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REVIEW: Sucker Punch at Sunderland Fire Station

Sucker Punch

Sunderland Fire Station

Until Friday 23 June 2023

A boxing drama set in the 80s arrives in the very pleasant surroundings of the Fire Station this week for three evenings.

As the official publicity explains:

"Set against the backdrop of Thatcherite politics, police brutality, and the Brixton riots, Sucker Punch is a gripping and thought-provoking coming-of-age story that transports you to the gritty landscape of the 80s boxing scene. The play follows the journey of two best friends, Leon and Troy, as they navigate their way through the challenges of youth, self-discovery, and the pursuit of approval from their inspirational yet foul-mouthed trainer, Charlie Maggs. 

Written by renowned British dramatist Roy Williams, Sucker Punch has garnered critical acclaim, receiving the Alfred Fagon Award and The Writers Guild Award for Best Play. It was also nominated for an Olivier Award for Best New Play. The play initially captivated audiences in a sell-out production at London's prestigious Royal Court, featuring the talented Daniel Kaluuya."

As you arrive in the venue it is apparent that the set in based around a boxing ring. Above the gym is a lighting rig that spells the name of the play. So far so good.

(Regular readers will now be worried - we're discussing the lighting already! Trust me, this isn't going to be easy to write.)

Tommy (John Rogers) is practising his moves with trainer and gym owner Charlie (Liam Smith). In walks two lads who have been tasked with mopping the floor and cleaning the toilets. Troy (Christain Alifoe) and Leon (Shem Hamilton) clearly has ambitions to be successful in the ring and to date Charlie's daughter Becky (Poppy Winter).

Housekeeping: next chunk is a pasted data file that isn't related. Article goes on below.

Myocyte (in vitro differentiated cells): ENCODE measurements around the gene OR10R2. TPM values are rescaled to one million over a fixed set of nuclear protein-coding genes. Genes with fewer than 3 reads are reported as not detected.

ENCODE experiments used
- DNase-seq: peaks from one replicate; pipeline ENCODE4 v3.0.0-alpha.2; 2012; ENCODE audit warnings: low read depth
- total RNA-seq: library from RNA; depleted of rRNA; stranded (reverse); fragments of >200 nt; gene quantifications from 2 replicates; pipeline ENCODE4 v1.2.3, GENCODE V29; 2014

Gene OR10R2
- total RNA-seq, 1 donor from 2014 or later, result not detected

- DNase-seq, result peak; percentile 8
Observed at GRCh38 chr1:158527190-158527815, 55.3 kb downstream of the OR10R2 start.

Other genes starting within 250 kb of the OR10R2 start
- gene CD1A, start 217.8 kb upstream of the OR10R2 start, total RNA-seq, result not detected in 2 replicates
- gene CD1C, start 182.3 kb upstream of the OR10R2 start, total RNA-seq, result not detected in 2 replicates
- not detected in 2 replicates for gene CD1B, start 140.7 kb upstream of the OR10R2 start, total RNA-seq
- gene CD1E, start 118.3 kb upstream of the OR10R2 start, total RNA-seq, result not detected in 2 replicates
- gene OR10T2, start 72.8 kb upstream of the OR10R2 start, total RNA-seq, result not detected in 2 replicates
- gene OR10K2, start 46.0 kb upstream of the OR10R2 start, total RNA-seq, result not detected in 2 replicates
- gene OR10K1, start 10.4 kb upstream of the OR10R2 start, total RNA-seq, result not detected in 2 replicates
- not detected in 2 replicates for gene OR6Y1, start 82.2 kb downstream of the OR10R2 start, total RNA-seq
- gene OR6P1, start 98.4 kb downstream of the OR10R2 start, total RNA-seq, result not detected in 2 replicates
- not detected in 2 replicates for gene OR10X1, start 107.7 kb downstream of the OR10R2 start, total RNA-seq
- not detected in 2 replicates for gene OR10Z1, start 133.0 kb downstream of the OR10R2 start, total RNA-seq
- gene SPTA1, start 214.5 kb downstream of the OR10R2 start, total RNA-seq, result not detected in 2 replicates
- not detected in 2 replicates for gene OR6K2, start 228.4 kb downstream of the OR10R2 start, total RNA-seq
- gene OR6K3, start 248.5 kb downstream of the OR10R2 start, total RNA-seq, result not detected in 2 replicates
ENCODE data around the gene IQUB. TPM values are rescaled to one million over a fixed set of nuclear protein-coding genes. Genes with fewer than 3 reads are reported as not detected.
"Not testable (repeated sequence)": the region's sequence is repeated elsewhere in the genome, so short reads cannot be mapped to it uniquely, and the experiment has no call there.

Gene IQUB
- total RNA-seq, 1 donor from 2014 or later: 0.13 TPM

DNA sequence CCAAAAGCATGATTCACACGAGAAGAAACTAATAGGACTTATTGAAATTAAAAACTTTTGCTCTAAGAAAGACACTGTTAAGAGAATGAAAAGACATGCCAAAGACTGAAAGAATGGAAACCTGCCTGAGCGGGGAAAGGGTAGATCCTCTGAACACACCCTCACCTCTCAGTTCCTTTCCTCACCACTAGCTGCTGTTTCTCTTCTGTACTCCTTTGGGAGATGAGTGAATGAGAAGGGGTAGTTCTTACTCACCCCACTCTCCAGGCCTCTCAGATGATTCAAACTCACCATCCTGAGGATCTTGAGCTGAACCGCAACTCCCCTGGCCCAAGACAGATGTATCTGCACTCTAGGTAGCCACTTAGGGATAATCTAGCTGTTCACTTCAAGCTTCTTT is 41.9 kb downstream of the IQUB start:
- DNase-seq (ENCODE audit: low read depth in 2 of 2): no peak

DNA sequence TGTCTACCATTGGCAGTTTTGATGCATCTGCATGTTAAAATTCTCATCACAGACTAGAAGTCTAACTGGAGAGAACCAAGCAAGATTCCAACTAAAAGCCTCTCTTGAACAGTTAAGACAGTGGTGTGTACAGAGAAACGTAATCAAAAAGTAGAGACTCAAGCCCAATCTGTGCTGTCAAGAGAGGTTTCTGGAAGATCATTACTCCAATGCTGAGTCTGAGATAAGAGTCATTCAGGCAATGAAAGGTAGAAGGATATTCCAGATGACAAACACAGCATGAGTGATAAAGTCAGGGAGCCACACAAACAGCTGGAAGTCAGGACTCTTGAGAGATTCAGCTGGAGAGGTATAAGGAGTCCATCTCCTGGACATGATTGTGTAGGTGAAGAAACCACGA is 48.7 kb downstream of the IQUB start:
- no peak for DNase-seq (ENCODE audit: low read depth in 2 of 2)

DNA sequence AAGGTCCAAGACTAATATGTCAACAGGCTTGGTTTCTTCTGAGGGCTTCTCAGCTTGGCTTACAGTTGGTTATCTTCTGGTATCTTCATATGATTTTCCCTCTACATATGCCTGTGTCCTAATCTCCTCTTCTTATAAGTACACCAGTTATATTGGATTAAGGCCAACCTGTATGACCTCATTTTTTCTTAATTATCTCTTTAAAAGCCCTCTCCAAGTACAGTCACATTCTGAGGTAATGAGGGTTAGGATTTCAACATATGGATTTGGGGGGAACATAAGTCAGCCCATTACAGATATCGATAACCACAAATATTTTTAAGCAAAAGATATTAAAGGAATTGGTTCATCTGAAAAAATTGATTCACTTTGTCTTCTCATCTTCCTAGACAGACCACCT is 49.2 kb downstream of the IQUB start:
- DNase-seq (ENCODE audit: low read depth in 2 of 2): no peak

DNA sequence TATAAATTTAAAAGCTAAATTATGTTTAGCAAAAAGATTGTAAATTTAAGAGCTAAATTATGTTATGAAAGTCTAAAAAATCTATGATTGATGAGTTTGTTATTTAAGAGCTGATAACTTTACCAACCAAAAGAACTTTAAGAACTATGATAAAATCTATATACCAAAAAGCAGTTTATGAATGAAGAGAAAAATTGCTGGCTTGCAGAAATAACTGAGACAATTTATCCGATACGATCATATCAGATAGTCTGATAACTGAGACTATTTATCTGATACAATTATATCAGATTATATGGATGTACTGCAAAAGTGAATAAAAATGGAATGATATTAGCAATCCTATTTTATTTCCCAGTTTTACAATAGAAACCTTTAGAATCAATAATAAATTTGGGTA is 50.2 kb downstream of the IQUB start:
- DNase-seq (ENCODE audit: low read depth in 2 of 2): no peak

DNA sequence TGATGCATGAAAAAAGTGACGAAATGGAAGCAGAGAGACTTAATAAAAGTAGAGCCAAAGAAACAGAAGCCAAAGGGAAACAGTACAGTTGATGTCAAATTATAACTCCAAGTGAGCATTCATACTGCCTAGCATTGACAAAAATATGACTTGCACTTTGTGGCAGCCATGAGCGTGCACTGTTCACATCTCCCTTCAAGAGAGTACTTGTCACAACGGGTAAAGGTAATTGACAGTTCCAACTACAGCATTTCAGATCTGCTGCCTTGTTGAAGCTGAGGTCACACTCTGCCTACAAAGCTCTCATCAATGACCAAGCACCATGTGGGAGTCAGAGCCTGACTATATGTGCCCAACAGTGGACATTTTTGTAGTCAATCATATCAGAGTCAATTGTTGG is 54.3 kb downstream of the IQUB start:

This is the 1980s and the dialogue is of its times. We are hit with racism and sexism from the off. It is not for comfortable hearing. Alifoe, Hamilton and Winter try to make the most of the script but in being unpleasant to people it is difficult to feel an emotional attachment or empathy with the various characters. When the father refers to his daughter in derogatory terms as a result of her choice of date it does not help matters. Nor does it help when one of the young lad's father appears and points out how unpopular the lad is with "his own".

It may be "gritty". It may explore the truth for a group of people. But if the situation is not one that one has experienced, there has to be another emotional way into the story. If there is a lack of caring about the characters then the story does not hit well.

I may be out on a limb here. The actors were working hard, really hard. But they are bound by a source material that simply didn't do it for me. A few things happen in the relationships of those on stage - who then walk off and their departure is then explained by exposition delivered later as it isn't always clear at the time. Some characters, in particular Becky are under developed in the story when they could have been used to bring about balance. Perhaps. Or perhaps I haven't actually got a clue what I'm talking about.

I'd like to point out that there were a number of people on their feet at the end - they clearly got it when I didn't.

It would be a boring world if we all enjoyed the same things.

Review: Stephen Oliver

Photos: Mark Savage


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